Hapag Lloyd forecasts calm passage for shipping despite trade storm

Hapag-Lloyd

Hapag-Lloyd is optimistic about the year ahead, despite global trade tensions, the German container shipping company’s chief executive said on Thursday after a first quarter earnings rise.

“Despite all the uncertainty, we see a somewhat stable development,” Rolf Habben Jansen told Reuters, adding that trade wars have so far had a limited effect on Hapag Lloyd’s business.

U.S. President Donald Trump said on Wednesday that China had broken the terms of a trade deal, adding he would not back down on imposing new tariffs on Chinese goods.

Habben Jansen said that he still expects freight rates to increase significantly in the second quarter, after first-quarter prices were 5 percent above the year-earlier period.

Hapag-Lloyd shares were up 1.1 pct at 0733 GMT, outperforming the market which was down 0.6 percent.

Transport volumes would also rise, while after years of overcapacity the global fleet would increase by only 3-4 percent this year with orders for new ships standing at a “healthy” 11 percent of current capacity.

“Hapag-Lloyd is thus growing ahead of the market, with global volumes up c. 0.5 percent in the first three months of 2019,” analysts from Fearnleys said in a note to clients.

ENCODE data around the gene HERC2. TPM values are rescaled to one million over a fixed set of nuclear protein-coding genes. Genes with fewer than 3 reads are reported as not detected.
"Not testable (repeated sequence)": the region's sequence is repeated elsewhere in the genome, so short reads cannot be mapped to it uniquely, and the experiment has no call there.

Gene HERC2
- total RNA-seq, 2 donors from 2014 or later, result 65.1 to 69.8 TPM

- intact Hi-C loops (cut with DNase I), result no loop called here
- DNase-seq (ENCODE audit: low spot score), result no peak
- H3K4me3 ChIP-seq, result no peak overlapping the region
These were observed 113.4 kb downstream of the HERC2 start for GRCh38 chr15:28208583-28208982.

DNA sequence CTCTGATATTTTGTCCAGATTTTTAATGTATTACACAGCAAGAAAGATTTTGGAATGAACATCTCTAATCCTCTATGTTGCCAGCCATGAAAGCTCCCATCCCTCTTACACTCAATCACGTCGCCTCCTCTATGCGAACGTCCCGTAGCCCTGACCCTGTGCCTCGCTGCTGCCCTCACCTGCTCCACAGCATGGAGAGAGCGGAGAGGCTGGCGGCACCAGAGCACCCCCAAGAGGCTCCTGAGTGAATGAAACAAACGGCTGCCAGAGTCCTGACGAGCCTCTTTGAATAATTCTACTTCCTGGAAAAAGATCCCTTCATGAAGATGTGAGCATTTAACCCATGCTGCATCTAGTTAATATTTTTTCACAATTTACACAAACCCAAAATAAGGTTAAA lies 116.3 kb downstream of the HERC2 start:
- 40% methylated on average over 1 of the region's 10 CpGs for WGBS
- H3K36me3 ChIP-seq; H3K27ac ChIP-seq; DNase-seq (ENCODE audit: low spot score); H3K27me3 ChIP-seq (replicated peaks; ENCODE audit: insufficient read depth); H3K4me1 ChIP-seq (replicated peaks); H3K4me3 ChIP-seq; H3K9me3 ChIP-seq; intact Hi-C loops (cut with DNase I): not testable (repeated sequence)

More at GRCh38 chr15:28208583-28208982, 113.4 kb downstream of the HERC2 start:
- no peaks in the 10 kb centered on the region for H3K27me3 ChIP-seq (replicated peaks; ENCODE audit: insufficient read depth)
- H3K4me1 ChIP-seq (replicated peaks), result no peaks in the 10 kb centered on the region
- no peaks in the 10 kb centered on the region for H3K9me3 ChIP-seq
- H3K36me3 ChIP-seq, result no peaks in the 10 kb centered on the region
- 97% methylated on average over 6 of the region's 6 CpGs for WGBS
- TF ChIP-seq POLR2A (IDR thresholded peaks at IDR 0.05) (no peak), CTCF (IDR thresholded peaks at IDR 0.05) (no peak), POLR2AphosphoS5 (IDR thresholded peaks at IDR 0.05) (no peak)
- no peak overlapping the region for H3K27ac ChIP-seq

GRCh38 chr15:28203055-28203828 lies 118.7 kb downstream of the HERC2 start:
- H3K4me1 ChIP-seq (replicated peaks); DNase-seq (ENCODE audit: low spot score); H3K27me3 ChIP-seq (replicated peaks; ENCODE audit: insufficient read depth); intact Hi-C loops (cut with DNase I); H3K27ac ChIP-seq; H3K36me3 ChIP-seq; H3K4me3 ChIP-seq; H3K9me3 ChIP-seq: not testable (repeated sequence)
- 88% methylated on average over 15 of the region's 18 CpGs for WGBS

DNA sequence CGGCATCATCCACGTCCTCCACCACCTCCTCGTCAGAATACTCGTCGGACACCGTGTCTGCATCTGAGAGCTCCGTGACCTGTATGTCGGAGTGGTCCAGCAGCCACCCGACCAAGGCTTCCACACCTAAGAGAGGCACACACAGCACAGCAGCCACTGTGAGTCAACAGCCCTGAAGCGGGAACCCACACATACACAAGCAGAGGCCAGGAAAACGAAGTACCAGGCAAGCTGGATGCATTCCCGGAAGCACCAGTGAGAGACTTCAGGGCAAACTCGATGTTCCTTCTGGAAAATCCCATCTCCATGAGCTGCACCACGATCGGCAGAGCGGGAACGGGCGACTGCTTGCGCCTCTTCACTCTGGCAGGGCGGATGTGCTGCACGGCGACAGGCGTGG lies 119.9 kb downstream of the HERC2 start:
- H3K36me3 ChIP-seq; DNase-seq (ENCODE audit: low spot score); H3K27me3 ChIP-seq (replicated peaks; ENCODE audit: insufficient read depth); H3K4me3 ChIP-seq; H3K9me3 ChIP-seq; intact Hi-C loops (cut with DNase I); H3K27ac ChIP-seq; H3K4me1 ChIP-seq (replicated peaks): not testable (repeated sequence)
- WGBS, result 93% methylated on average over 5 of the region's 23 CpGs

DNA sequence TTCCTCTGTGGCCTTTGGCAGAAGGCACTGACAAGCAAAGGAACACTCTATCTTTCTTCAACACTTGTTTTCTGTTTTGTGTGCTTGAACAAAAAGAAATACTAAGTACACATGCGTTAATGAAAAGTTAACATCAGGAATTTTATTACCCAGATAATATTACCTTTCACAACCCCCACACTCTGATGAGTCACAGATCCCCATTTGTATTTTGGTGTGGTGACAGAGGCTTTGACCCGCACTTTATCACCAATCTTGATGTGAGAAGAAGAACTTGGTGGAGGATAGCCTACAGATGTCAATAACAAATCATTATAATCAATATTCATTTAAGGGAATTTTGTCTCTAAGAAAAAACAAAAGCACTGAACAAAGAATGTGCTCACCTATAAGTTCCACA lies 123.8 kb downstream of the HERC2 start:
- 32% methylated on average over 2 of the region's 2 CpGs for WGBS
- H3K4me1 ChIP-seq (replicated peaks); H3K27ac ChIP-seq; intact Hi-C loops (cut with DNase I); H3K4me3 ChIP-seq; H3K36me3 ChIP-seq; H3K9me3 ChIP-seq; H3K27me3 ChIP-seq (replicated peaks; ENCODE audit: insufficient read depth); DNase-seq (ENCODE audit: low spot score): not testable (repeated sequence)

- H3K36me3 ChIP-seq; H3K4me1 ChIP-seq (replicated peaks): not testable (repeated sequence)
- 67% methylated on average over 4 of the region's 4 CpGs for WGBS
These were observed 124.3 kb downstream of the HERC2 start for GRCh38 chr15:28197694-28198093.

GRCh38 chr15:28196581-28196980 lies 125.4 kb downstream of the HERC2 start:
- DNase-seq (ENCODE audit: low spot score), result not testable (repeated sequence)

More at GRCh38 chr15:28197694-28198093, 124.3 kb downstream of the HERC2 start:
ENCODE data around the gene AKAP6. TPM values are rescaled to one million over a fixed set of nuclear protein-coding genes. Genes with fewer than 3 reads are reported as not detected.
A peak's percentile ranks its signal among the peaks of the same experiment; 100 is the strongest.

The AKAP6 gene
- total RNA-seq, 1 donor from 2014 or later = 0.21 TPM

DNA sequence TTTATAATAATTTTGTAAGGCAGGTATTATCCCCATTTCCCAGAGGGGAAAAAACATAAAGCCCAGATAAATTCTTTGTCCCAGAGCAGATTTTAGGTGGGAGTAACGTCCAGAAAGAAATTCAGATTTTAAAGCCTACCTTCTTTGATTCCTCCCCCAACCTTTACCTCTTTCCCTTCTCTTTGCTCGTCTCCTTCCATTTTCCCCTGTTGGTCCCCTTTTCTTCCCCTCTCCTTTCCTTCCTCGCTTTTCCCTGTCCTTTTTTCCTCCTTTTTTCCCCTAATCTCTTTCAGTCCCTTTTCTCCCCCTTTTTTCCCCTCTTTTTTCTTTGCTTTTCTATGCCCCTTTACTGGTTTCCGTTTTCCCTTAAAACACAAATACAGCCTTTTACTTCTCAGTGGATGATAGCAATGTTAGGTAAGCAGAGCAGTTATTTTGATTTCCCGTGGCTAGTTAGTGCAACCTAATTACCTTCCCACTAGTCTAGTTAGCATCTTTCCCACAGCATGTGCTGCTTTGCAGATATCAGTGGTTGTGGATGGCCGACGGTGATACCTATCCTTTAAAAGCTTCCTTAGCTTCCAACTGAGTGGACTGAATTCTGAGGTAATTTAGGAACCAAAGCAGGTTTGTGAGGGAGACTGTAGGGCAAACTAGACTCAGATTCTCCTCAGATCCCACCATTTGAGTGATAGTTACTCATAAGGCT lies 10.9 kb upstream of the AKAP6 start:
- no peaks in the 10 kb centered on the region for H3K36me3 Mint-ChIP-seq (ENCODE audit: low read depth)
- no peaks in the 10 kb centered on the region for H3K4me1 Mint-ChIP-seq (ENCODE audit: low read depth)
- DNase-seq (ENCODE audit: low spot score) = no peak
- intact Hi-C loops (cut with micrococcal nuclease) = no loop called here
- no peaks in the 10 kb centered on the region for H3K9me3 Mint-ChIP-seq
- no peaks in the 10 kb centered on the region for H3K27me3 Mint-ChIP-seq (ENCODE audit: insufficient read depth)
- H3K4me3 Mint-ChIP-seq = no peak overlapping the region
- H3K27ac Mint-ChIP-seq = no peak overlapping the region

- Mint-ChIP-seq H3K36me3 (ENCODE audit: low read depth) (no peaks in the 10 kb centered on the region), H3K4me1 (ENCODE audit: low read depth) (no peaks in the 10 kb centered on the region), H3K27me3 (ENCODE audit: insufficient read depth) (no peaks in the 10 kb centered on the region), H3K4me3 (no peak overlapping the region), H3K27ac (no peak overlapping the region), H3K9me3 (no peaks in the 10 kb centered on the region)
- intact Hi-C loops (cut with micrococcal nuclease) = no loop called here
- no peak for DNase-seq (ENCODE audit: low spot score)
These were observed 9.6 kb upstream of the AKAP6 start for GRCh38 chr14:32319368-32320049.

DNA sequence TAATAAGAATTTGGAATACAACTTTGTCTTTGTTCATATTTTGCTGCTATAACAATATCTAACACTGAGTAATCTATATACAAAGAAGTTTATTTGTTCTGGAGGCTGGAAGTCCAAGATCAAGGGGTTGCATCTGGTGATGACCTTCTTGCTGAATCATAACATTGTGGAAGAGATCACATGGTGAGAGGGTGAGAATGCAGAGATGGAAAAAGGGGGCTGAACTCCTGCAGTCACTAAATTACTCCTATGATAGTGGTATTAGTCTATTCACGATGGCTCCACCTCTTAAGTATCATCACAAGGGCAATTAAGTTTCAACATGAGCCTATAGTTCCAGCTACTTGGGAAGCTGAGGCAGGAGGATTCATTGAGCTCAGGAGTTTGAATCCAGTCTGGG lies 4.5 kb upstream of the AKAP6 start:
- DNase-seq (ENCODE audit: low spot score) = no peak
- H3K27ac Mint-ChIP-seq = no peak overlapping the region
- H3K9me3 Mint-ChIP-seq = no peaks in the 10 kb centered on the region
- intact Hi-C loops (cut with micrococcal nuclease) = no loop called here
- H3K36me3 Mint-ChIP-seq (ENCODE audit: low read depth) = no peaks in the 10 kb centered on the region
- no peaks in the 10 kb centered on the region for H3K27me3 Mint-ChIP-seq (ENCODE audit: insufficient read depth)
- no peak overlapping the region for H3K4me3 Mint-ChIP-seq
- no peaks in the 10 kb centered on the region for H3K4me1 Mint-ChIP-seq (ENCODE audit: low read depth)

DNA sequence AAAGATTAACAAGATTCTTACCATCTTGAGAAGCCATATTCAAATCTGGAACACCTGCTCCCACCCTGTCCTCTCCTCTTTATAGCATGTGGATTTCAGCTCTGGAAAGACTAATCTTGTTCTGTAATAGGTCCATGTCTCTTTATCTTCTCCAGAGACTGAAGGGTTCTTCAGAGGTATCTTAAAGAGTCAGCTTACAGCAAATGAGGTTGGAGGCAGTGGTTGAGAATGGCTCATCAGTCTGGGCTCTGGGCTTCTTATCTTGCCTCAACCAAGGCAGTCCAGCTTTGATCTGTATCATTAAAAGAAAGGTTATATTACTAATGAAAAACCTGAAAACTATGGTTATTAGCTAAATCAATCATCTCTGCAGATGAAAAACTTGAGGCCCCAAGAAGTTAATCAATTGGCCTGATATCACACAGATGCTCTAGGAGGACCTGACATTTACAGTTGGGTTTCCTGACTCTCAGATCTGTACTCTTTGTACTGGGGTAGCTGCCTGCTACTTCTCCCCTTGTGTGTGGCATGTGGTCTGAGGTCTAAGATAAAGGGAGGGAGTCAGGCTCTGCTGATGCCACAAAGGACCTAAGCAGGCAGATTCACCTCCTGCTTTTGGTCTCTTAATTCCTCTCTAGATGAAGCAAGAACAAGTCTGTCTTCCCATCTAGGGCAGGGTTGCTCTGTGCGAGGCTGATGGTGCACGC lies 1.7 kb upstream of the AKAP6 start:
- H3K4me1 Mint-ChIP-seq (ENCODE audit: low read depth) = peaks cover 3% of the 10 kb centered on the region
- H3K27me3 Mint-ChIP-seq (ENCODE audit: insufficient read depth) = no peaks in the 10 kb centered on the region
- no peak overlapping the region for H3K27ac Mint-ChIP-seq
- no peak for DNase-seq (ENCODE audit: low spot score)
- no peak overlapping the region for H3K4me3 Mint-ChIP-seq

An economic slowdown following the financial crisis forced some shipping companies out of business and led to mergers such as Hapag Lloyd’s 2017 link-up with UASC, which is owned by six Gulf states. This made it the fifth largest shipping operator.

However, Habben Jansen said that he does not expect much consolidation in the next 12-24 months as the scope for additional scale effects was limited.

SULPHUR COST

In the first quarter, Hapag-Lloyd’s transport volumes edged up to 2.9 million 20-foot equivalent units (TEUs), while fuel costs were 14 percent higher than in the year-earlier period.

New International Maritime Organization (IMO) rules are restricting ships from using fuels with high sulphur content, which will cost Hapag-Lloyd $1.1-1.2 billion annually, Habben Jansen said.

The company will retrofit 10 of its 235 ships with so-called scrubber technology that reduces sulphur emissions, while one ship will be converted to run on liquefied natural gas.

Hapag-Lloyd reported a 96 million euro ($107 million) first quarter net profit, up from a year-earlier loss of 34 million, citing higher transport volumes and better freight rates.

Earnings before interest, tax, depreciation and amortisation (EBITDA) more than doubled to 489 million euros from 216 million euros, in part due to new accounting rules and favourable exchange rates.

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